The Two Sides of the Same Coin: Global Capitalism and U.S. Militarism
by Benjamin Woods
The Washington Post published a provocative article on June 4th 2010 entitled "U.S. 'secret war’ expands globally as Special Operations forces take larger role." The article shows that the Obama administration has continued the militaristic policies of the Bush administration by swelling the number of special operations troops in 75 countries compared to 60 at the beginning of last year. This illustrates that Black faces in high places (neocolonialism) doesn’t necessarily mean a change in policy. Therefore, its important to remember that the primary problem is not US militarism but imperialism and capitalism.
As the global economic situation worsens and the US is bogged down in wars, breaks in the system will occur which allow social movements to arise. To counter this trend, the United States, the military arm of transnational capital, will display more military aggression. Of course, the president is simply continuing the expansionary and imperialistic policies of the white settler regime in North America that started with the theft of First Nation (Native American) lands and enslavement of African people.
In 2008, the US navy reactivated the Fourth fleet. The Fourth fleet was established during World War II to combat the German Navy in Latin American waters. Following the end of the war, the fleet was deactivated. Although the US military contends the Fourth fleet’s reactivation is not a fundamental change in policy, governments in the region assert its purpose is to stop the rise of social movements in Latin America.
These fears are a product of the US Monroe doctrine beginning in the 1820s that stated the entire Western Hemisphere is the United States 'sphere of influence.’ In keeping with the Monroe Doctrine, the US has overthrown virtually every government in Latin America from Guatemala (1954) to Chile (1973). The more recent coup attempts were in Venezuela (2002) and Bolivia (2008). Also, the leadership of the recent coup in Honduras (2010) was trained at the infamous 'School of the Americas ’ in Fort Benning, Georgia.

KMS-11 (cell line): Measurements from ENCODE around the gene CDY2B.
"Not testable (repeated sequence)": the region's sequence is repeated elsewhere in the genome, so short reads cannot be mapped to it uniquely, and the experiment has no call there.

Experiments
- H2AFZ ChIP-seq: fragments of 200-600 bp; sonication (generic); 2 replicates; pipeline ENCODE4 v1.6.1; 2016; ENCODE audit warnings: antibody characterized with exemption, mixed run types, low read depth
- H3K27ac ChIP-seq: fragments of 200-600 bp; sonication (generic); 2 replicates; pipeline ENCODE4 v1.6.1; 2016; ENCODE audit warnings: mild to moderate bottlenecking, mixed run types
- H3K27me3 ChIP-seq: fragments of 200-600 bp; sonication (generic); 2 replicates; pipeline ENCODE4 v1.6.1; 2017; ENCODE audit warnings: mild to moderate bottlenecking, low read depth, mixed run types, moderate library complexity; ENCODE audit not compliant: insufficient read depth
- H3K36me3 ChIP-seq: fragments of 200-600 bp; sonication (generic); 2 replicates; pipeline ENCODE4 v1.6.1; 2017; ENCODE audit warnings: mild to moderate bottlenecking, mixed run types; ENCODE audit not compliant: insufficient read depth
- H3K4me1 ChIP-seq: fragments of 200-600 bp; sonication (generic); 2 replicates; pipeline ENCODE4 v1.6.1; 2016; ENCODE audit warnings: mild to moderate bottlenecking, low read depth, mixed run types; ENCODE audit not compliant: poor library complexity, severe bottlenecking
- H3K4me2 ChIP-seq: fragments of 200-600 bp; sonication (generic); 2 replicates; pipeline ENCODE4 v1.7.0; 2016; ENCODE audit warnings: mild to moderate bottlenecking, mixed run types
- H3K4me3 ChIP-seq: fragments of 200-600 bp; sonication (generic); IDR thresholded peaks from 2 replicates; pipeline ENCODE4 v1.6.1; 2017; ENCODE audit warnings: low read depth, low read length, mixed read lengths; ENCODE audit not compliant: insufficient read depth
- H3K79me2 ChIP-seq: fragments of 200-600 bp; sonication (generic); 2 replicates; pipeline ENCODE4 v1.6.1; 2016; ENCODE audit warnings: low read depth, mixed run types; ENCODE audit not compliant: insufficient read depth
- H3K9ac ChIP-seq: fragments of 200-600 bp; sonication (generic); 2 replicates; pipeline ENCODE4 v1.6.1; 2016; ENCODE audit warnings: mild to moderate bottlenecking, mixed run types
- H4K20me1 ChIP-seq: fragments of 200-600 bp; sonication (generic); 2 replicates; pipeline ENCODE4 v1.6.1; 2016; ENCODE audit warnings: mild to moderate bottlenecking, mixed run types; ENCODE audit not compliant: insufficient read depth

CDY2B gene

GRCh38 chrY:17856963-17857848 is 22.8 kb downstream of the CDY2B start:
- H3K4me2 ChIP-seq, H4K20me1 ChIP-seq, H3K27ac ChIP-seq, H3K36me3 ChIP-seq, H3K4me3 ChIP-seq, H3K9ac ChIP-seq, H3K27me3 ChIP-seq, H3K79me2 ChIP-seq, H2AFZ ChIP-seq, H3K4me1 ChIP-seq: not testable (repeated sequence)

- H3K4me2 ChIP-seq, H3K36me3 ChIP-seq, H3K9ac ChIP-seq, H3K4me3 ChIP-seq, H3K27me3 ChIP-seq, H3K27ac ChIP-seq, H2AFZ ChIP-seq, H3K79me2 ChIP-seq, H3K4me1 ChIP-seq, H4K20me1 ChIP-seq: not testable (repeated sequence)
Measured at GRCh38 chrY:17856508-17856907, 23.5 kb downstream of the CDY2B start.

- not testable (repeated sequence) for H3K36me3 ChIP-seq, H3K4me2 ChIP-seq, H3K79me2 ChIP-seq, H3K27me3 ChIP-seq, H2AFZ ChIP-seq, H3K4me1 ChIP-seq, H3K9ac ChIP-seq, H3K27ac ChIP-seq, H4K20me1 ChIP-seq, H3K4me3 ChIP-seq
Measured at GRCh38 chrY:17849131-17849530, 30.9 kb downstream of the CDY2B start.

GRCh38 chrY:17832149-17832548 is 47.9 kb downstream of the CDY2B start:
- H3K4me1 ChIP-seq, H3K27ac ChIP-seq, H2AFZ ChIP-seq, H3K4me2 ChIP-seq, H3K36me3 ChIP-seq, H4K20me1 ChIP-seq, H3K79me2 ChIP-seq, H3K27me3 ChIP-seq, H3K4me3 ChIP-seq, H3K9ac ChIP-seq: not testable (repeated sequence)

Furthermore in 2008, the United States established the Africa Command (AFRICOM). While the US military declares that AFRICOM is only a restructuring of their command system due to Africa's 'renewed importance’, African governments argue AFRICOMs creation is dependent upon the fact that the US will soon receive 25% of its oil from the African continent. These fears are not unfounded. The beginning of US diplomatic relations with the African continent were the European slave trade. Later, during the Cold War, the CIA supported several assassinations and coups such as in the Democratic Republic of Congo (1960) and Ghana (1966).
Moreover, in May 2008 the US conducted a war games exercise at the US Army War College in Carlisle, PA called "Unified Quest 2008." The war games included a US response to continued "piracy" and insurgency in Somalia set in 2025 and the collapse of the Nigerian government in 2013. Although the details of the Somalia response were not disclosed, the response to the Nigerian scenario included the deployment of thousands of US troops to West Africa.
As a political commentator stated "you can’t have empire abroad and democracy at home." Increased US militarism does not bode well for domestically colonized nations in the United States such as Chicanos and Africans. For example, the state of Arizona passed SB 1070 which de facto legalizes racial profiling and forces immigrants to provide documentation on request or risk being detained.
It must remembered, that Arizona was stolen from Mexico during the Mexican-American War. A case in point, in his newspaper the North Star Fredrick Douglass stated the US government "succeeded in robbing Mexico of her territory, and are rejoicing over their success under the hypocritical pretense of a regard for peace." Similarly, in NYC residents are subjected to stop and frisk policies where upon 'reasonable suspicion’ NYPD can search any individual for concealed weapons. The American Civil Liberties Union states over 80% those stopped were African or Latino. In addition, similar to checkpoints in Palestine or Afghanistan, in 2008, the DCPD set up checkpoints in the majority African neighborhood of Trinidad in Washington DC.
The African Freedom Movement in the United States has a long history of self-defense against state repression. Two notable works and organizations that should be studied by committed African activists, intellectuals, and street organizations (gangs) are the African Blood Brotherhood (ABB) and Kwame Nkrumah’s The Handbook of Revolutionary Warfare. Founded in 1919, the ABB was a revolutionary Black Nationalist organization that operated on a clandestine basis. They were crucial in the defense of Africans during white attacks on Black communities in the Red Summer of 1919. The Handbook describes how to conduct rural guerilla warfare on the African continent. The coming period of reaction will test our movement for national liberation and self determination.